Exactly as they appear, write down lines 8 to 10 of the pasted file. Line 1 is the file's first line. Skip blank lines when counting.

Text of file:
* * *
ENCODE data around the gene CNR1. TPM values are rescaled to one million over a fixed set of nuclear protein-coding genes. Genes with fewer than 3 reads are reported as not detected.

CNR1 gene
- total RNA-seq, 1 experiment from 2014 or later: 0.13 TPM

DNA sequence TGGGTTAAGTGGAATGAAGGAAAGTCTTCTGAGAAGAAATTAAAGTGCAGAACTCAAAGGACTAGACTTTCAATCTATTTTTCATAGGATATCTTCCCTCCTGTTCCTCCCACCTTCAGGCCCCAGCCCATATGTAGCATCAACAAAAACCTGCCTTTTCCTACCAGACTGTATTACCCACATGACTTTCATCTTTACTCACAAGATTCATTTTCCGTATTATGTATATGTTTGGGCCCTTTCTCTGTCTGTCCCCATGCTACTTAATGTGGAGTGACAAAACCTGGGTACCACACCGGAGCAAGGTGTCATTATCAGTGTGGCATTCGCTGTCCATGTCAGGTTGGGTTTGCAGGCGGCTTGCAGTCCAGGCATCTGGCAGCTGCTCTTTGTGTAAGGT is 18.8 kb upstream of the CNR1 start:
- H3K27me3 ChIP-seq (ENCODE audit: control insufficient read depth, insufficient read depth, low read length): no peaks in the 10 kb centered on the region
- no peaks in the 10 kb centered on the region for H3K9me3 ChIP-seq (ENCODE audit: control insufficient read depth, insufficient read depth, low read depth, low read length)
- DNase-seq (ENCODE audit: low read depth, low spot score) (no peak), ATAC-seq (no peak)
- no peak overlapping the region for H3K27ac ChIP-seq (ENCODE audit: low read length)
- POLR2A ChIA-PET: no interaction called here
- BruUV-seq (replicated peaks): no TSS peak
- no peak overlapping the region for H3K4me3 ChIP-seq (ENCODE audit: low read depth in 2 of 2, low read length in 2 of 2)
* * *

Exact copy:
- no peak overlapping the region for H3K27ac ChIP-seq (ENCODE audit: low read length)
- POLR2A ChIA-PET: no interaction called here
- BruUV-seq (replicated peaks): no TSS peak